At that moment, Lasorda encapsulated the sentiment of an entire fan base -- and perhaps even the Dodgers themselves. Current manager Don Mattingly has called the Cardinals a thorn in their sides, a team that always gives Los Angeles a hard time. They're the team that eliminated the Dodgers a season ago, in the National League Championship Series, and in decimating fashion.
Cardinals Game 1 starter Joe Kelly hit shortstop Hanley Ramirez -- arguably the team's hottest hitter -- in the first inning and fractured a rib, essentially nullifying him for the remainder of the series. And in the decisive Game 6, the Cardinals shocked the Dodgers by roughing up ace Clayton Kershaw for seven runs on 10 hits, cruising to a 9-0 victory.
"I just remember everything kind of unraveling a bit, and we had been a little surprised because we had Kershaw on the mound," outfielder Carl Crawford said. "You take it all through the offseason and see them go to the World Series. It's something that stays with you all offseason."
For many Dodgers, last year's postseason was a first. But the core of that team is still in place, and there's a renewed confidence to it.
"I think this team has a lot of swagger," Crawford said. "It's no secret."
Part of that swagger comes from last year's experience.
"I think people from last year learned a lot about themselves, have grown and know how to handle that pressure of being in the playoffs," outfielder Matt Kemp said. "I've been in the playoffs a couple times, it's intense. It's not something you can just go in and be ready for."
But there's also a confidence that stems, quite simply, from being healthy. The Dodgers limped through the playoffs a year ago. Kemp missed the postseason entirely with left ankle surgery. Andre Ethier was limited by a stress fracture in his left leg. And Ramirez -- who had batted .345 with 20 home runs in 86 games for L.A. last season -- was a shell of his former self after fracturing his rib. Just like that, the Dodgers lost three middle-of-the-order bats.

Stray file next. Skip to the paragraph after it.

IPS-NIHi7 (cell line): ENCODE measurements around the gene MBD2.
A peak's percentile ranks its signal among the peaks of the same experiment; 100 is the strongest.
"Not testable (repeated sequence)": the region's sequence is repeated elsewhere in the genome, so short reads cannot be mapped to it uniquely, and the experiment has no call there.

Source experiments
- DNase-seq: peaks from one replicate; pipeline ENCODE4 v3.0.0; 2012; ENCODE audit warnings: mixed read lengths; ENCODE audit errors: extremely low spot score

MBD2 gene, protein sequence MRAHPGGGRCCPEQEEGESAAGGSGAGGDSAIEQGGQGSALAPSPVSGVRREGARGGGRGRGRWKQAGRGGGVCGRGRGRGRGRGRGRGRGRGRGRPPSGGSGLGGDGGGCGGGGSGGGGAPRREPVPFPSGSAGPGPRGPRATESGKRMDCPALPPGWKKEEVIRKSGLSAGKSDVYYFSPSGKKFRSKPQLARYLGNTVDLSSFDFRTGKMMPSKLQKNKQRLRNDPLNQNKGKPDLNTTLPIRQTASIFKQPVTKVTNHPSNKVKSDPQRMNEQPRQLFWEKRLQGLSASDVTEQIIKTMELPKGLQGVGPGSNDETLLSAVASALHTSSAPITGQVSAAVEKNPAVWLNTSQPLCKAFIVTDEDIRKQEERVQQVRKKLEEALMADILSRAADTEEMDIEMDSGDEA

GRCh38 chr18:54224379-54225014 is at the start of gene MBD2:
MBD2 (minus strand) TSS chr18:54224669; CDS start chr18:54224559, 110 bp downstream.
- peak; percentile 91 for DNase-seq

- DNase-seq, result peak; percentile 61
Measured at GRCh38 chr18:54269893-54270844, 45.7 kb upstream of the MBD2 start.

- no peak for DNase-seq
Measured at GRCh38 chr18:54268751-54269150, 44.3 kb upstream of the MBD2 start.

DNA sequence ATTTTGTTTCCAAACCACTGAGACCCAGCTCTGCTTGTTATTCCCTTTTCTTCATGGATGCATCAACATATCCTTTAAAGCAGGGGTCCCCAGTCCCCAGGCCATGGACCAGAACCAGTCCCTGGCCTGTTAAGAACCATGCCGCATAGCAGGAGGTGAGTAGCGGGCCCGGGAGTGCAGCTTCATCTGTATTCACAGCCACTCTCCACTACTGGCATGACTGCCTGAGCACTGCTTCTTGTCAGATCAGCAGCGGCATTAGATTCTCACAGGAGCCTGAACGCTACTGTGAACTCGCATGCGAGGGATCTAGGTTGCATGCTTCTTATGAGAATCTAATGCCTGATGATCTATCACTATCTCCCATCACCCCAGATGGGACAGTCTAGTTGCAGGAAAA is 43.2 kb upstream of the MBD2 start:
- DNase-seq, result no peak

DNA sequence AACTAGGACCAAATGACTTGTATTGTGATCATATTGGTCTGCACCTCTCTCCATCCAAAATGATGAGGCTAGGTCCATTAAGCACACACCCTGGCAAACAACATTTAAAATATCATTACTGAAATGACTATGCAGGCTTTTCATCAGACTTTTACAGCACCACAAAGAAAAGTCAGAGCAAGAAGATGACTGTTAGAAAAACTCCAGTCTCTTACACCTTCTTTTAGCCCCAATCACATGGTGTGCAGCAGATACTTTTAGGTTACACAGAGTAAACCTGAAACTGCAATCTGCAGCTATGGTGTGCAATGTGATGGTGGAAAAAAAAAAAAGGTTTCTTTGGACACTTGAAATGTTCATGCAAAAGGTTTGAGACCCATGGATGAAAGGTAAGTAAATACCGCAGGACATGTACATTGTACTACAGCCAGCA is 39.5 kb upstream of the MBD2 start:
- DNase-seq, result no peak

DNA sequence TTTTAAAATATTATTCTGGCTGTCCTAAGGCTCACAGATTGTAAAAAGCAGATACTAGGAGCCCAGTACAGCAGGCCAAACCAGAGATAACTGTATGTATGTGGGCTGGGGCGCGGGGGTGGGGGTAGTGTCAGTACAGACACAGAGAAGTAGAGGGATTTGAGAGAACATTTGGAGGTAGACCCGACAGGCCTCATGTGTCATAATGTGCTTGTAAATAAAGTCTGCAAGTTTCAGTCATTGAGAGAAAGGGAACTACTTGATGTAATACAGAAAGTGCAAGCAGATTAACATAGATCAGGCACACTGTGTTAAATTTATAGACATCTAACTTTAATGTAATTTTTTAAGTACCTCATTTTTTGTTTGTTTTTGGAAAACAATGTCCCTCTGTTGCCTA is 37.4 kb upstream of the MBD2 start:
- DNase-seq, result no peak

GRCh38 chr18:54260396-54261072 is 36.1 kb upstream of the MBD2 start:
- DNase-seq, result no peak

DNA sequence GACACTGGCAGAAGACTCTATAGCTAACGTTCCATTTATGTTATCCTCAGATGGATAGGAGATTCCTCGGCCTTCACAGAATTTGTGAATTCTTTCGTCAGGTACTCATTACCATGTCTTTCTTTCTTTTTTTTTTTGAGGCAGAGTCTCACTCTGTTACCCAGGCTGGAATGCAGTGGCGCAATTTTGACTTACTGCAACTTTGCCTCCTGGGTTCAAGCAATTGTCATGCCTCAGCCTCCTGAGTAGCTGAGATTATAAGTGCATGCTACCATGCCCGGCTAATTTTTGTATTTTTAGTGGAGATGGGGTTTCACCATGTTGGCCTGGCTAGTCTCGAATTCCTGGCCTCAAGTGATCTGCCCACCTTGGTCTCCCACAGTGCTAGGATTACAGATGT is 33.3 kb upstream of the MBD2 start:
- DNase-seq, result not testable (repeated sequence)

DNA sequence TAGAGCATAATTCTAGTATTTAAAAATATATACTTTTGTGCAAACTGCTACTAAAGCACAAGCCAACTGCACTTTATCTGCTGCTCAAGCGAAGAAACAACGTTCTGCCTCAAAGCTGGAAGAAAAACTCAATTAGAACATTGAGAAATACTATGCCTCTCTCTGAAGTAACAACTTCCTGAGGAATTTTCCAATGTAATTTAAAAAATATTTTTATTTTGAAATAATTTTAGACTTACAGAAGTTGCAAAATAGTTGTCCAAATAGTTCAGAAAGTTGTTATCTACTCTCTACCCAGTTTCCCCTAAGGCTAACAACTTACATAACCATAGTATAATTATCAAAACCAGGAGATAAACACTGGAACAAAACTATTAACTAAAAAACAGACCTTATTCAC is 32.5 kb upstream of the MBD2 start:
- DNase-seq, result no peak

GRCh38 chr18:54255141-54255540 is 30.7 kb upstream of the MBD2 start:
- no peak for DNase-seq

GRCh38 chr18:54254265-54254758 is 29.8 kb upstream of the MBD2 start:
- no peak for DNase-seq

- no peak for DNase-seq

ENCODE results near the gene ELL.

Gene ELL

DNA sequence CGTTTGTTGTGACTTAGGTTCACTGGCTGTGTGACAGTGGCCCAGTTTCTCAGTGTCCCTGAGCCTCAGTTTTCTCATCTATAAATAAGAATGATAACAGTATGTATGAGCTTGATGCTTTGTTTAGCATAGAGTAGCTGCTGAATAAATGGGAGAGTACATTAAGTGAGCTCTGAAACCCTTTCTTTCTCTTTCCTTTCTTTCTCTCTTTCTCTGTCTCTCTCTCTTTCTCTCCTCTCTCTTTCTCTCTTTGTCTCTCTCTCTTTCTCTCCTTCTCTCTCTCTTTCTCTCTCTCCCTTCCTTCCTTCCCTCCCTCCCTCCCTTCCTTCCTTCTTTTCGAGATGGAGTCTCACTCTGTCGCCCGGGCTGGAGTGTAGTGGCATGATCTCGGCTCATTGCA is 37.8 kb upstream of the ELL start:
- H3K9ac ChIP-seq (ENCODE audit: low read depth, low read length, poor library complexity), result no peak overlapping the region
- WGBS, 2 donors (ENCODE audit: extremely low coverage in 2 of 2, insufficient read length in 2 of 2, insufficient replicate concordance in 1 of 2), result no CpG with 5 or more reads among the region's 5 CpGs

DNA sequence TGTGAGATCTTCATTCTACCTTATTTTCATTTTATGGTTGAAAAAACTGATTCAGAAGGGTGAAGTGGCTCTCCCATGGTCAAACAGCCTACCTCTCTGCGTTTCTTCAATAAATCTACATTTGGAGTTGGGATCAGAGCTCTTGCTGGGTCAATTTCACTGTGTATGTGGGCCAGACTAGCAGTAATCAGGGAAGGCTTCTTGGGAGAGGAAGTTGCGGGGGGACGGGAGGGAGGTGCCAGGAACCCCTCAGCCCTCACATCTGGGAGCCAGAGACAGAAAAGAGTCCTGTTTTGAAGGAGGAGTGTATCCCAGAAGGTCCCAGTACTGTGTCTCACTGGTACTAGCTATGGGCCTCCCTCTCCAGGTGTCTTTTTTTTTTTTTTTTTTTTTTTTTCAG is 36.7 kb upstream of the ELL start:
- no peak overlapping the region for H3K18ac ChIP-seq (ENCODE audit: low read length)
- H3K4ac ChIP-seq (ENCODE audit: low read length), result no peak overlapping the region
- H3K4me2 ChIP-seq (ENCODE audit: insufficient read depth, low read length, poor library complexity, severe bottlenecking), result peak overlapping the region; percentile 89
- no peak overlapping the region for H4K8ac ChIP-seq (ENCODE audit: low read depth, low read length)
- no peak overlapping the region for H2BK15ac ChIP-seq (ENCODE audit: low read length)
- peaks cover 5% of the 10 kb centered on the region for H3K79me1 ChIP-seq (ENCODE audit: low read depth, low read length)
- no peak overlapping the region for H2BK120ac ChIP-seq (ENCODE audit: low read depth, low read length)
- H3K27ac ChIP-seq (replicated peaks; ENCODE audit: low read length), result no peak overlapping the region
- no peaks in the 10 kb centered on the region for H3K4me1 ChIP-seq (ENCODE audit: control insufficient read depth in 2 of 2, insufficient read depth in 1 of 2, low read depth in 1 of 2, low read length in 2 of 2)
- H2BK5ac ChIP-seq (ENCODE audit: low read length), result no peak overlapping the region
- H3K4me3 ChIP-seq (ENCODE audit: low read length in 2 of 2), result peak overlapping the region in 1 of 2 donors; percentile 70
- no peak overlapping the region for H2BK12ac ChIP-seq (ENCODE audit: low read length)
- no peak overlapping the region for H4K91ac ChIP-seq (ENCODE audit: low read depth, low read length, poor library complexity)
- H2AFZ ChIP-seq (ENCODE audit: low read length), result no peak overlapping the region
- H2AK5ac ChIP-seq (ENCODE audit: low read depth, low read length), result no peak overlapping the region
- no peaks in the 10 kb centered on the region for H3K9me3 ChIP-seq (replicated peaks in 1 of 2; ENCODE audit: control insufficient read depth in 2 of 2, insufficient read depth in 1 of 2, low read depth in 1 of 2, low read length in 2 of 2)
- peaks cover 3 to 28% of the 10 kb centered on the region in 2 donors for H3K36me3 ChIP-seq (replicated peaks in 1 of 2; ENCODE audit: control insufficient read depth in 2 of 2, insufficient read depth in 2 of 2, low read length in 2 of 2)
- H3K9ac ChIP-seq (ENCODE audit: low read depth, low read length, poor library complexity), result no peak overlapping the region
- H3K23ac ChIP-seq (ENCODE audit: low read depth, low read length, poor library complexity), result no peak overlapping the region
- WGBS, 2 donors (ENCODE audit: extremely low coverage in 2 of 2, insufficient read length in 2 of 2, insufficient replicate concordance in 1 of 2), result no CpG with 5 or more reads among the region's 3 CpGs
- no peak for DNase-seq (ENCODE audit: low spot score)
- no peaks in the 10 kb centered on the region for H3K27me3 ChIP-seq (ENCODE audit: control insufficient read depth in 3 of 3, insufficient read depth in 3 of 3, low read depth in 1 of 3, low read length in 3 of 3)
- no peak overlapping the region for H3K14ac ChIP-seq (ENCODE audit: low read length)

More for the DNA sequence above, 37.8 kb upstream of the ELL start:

That's not the case this year.
"I don't know about preparation, but we're better," first baseman Adrian Gonzalez said. "Kemp's in the lineup, Carl's in, we've got our whole outfield healthy, we've got Hanley healthy. We basically have our whole team healthy, and it looks like we'll be able to pitch. I think going into it healthy is a big factor."
Kemp is fit and flourishing, winning the National League Player of the Month Award for September after hitting nine home runs and driving in 25 runs. He's solidified the cleanup spot in the order behind Gonzalez, who led the Major Leagues with 116 RBIs. Ramirez, though he's dealt with a laundry list of injuries this season, is apparently healthy going into the postseason.
Those bats fuel a lineup that is considerably deeper than it was a year ago. Second baseman Dee Gordon went from being a pinch-runner last October to being the igniter at the top of the batting order and leading the league in stolen bases. Crawford had a torrid second half, batting .333/.374/.462, and infielder Justin Turner has been a key -- and somewhat of a surprise -- contributor off of the bench, batting a team-leading .340 with a .404 on-base percentage in 288 at-bats.
"The lineup is definitely deep," Kemp said. "We've got a bunch of guys that do some special things, one through nine. Even our pitching can hit."
And their pitching can pitch, too. Kershaw is the front-runner for the NL Cy Young Award and was 1-0 with a 1.93 ERA in two starts against the Cardinals this year. Zack Greinke is 9-4 with a 3.17 ERA against the Cardinals in his career. And left-hander Hyun-Jin Ryu, who is recovering from left shoulder inflammation but seems poised to return in time, threw seven scoreless innings against the Cardinals last postseason.
"I think both teams are going to know each other pretty well," Mattingly said. "We'll have scouted them, played them a number of times with the same guys. They've played us a number of times with the same guys. To me, the playoffs are going to get down to momentum. Can we get a big hit? Can we get a big pitch?"
At the very least, the Dodgers will have more big hitters and more big pitchers at their disposal.